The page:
- The Washington Times - Sunday, April 15, 2007

The decline and possible shutdown of Prince George’s largest health system, including Prince George’s Hospital Center, has been exacerbated by massive losses at Laurel Regional Hospital over the years, financial records show.

According to financial records, Laurel Regional has lost more than $25 million since 2002. The deficits have grown from $2.5 million in fiscal 2002 to more than $7 million last year.

Most attention concerning the financial problems at nonprofit Dimensions Healthcare System focus on its largest flagship hospital, Prince George’s Hospital Center. But audited financial statements show the company’s possible closure, which could be announced as early as this week, also has much to do with the largely overshadowed operations at Laurel Regional Hospital.

Dimensions runs the two hospitals, as well as the Bowie Health Campus and the Gladys Spellman Specialty Hospital and Nursing Center, under a long-term lease deal with the Prince George’s government.

Dimensions is expected to decide by Wednesday whether to close or file for bankruptcy.

However, Dimensions officials say closing Laurel Regional, while keeping open Prince George’s Hospital Center, is not an option.

“Management believes that closing Laurel Regional Hospital in isolation to the other facilities will not work,” Dimensions officials wrote in an e-mail response to questions from The Washington Times last week.

“Despite its losses, this hospital makes a contribution margin to the fixed overhead costs of the system. Furthermore, all of the facilities operated by Dimensions are tied together as part of the obligated group of the outstanding bond debt, as well as the lease agreement with Prince George’s County.”

Prince George’s Hospital Center posted a profit of more than $19 million last year, though officials attribute that to county and state bailout money without which the facility would have operated millions of dollars in debt.

The problems at Laurel, which has 146 beds and 670 employees, surfaced as an area of concern among county officials.

In a Nov. 29 memo to Prince George’s County Executive Jack B. Johnson, a consultant called Laurel Regional one of the state’s most inefficient hospitals and said it would have closed without bailout money over the years from state and county officials.

Dimensions officials have said Laurel Regional’s deficit last year was largely the result of an accounting restatement reflecting a change in how the health system classifies bad debt.

In addition, Dimensions says officials had expected Laurel Regional to become more profitable because of increasing development.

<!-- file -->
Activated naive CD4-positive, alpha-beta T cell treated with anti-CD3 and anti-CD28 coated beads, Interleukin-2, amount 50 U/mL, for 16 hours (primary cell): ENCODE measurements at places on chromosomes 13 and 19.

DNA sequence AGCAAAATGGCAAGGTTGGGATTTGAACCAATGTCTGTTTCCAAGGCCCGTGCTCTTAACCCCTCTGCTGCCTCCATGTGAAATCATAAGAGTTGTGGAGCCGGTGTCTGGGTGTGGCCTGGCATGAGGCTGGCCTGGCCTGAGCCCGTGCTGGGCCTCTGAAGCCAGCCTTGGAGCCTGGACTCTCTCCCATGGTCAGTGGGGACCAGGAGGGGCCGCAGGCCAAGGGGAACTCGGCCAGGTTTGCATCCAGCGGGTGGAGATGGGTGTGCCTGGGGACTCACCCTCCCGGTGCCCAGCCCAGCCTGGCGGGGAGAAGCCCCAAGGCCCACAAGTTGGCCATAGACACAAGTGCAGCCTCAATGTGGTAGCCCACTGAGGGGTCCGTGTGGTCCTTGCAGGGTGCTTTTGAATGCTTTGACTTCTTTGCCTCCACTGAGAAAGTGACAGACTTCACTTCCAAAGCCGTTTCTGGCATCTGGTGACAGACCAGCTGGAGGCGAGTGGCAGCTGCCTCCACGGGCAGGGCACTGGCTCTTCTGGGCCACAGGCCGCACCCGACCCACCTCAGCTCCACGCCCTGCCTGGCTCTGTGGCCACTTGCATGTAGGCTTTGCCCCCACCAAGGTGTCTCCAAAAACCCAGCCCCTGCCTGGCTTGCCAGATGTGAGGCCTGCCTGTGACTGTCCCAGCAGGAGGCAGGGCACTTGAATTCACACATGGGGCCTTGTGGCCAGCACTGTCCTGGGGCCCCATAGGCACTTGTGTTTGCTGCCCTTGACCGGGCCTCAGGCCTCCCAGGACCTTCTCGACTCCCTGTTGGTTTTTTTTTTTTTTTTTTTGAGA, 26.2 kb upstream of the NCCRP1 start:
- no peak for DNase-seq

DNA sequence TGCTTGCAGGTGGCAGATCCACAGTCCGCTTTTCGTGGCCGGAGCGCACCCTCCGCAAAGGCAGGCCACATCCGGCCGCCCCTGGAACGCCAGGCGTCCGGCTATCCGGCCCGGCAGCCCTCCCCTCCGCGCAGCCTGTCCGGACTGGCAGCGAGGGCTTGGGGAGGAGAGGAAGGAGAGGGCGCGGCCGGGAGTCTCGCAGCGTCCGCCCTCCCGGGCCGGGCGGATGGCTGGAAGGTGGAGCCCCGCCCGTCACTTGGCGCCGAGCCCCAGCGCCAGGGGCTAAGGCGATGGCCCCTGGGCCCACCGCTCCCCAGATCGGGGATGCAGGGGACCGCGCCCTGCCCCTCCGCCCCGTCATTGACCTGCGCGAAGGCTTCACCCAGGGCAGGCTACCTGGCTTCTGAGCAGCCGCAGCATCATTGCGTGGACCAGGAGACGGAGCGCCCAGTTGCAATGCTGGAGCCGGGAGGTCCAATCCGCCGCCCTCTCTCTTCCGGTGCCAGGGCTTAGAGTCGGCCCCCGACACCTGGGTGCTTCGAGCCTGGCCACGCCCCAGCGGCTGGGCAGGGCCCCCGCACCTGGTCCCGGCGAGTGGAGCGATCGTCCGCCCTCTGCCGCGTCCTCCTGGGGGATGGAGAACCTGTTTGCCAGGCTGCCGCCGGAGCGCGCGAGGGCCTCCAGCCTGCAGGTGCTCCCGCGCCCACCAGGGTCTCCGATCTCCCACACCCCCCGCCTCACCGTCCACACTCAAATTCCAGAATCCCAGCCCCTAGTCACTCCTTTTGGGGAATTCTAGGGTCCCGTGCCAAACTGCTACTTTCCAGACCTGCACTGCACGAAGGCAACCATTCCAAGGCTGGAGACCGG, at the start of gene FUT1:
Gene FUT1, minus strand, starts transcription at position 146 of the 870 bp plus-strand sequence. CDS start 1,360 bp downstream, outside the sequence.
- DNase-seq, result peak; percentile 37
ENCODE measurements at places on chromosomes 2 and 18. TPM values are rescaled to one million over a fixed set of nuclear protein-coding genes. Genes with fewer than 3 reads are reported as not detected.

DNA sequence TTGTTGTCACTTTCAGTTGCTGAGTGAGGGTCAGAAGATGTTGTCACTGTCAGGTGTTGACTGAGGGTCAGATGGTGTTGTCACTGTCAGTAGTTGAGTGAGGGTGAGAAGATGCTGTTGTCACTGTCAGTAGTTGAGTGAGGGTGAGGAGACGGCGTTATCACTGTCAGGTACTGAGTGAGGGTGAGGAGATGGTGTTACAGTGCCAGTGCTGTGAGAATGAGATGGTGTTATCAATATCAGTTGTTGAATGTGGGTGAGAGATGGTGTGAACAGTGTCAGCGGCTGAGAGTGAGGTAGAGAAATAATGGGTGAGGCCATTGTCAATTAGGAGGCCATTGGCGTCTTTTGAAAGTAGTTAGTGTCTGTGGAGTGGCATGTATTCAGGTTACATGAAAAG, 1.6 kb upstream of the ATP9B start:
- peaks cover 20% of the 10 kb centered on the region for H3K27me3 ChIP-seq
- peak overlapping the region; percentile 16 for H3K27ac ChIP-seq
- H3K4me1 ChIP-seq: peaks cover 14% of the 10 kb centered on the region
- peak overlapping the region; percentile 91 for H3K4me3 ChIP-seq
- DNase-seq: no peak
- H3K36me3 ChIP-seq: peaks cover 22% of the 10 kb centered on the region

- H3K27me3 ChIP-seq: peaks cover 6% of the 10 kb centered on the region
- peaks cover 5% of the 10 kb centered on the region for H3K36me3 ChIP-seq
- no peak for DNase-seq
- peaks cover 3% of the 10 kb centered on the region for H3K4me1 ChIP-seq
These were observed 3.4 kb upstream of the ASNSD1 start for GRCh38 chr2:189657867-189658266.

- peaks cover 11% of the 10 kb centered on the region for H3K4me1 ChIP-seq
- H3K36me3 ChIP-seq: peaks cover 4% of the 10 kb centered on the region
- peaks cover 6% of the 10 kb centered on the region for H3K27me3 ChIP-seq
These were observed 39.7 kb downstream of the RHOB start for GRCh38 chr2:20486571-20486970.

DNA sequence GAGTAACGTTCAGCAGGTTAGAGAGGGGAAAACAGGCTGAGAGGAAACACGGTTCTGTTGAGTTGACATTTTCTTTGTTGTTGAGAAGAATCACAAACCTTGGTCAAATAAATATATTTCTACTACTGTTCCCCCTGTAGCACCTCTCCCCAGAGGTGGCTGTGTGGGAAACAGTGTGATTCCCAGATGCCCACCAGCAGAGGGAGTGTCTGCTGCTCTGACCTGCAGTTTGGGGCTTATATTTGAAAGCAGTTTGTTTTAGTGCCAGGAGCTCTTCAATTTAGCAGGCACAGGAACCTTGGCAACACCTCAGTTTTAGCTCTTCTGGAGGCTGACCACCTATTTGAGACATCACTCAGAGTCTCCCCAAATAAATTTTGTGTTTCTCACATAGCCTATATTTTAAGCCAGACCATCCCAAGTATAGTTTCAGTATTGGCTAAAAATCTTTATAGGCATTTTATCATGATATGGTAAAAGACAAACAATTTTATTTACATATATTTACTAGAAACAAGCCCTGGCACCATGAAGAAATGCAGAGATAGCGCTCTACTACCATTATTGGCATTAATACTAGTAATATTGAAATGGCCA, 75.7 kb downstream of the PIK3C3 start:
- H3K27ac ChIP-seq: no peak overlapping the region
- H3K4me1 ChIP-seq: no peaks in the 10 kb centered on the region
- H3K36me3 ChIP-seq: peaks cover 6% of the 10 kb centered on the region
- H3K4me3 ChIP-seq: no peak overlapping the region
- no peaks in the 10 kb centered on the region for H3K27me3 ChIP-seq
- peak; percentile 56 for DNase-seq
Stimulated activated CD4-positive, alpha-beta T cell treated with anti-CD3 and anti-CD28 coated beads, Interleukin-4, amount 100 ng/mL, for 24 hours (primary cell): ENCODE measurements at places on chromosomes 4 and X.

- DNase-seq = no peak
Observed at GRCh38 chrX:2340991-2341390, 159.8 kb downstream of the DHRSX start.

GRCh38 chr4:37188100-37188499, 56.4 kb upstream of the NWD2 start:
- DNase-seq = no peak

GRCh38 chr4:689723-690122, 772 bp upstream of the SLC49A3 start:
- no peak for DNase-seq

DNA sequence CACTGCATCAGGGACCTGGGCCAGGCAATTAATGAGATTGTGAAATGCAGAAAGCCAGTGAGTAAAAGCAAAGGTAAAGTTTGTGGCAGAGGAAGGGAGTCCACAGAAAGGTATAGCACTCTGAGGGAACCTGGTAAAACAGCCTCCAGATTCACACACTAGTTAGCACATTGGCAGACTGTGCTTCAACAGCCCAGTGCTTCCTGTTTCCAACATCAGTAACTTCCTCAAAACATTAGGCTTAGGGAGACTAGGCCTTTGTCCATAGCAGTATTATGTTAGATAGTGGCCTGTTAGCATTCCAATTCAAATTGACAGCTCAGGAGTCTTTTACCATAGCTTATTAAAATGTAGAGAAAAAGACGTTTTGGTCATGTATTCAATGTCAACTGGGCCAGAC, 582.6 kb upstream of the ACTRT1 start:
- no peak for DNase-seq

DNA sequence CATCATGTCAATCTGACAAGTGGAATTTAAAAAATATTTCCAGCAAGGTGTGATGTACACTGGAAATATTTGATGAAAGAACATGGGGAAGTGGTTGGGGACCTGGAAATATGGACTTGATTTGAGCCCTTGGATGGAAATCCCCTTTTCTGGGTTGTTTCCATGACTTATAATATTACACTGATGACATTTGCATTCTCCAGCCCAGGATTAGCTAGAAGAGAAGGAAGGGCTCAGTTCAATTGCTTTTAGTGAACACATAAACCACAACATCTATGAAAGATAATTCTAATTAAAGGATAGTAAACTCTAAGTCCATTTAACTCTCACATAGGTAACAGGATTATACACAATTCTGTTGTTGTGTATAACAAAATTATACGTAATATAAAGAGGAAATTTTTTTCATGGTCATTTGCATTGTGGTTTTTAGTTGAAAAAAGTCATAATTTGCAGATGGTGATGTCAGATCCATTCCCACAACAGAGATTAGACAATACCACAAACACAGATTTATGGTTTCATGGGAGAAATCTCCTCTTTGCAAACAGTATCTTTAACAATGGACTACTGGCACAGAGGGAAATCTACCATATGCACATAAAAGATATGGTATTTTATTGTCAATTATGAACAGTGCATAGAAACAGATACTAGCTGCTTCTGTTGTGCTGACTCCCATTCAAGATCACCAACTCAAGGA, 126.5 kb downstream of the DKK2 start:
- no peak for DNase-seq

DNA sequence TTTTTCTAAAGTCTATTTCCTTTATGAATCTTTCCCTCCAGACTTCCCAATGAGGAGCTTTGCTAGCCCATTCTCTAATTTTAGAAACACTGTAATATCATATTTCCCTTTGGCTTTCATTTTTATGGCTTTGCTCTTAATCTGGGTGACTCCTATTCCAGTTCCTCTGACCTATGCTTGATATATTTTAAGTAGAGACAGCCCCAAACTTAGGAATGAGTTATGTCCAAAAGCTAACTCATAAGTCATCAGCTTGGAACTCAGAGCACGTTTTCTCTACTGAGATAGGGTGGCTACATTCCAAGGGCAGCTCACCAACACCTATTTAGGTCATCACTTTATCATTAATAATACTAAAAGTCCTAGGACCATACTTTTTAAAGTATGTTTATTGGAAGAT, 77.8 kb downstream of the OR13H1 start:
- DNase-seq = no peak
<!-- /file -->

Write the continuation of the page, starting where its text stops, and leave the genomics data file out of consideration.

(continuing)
“The solution to Laurel’s problems is to increase patient volumes,” the company said in its written statement to The Times. “With the aging population and the growth in Laurel due to the expansion of Fort Meade, the need for hospital and emergency services in the community will only increase.”

Dimensions has received more than $70 million since 2002 to help keep it afloat from state, county and a trust fund, according to a recent analysis by Moody’s Investor Service.

Last week, another major Wall Street rating firm downgraded Dimensions’ bonds, citing the failure of the Maryland legislature last week to pass a bill to provide for a permanent bailout of the health system.

Analysts for Fitch Ratings also cited “further deterioration in Dimensions’ operational and financial profiles, including extremely weak balance sheet indicators without governmental support.”

Barring another bailout by Prince George’s government, Dimensions’ board of directors could vote to declare bankruptcy, which would freeze the company’s liabilities. But the company’s chief executive, G.T. Dunlop Ecker, is recommending against the move, saying officials don’t have enough upfront cash to pay legal fees.

Attorney Sam Alberts, a partner at the District-based law firm White and Case LLP, who represented creditors in the recent bankruptcy of Greater Southeast Community Hospital in the District, said some financially troubled health systems will get cash by financing their accounts receivable.

Such arrangements involve selling outstanding invoices at a discount to a finance company in exchange for upfront cash.

“It’s a very cash-intensive business, and where hospitals make their money is on receivables,” Mr. Alberts said. “It’s very common way to get them over that hump.”

“If they wanted to go into Chapter 11 bankruptcy protection, that would be one way to go. And even they weren’t able to turn around because of more systemic problems, a Chapter 7 liquidation might be a better way to go than just turning off the lights.”

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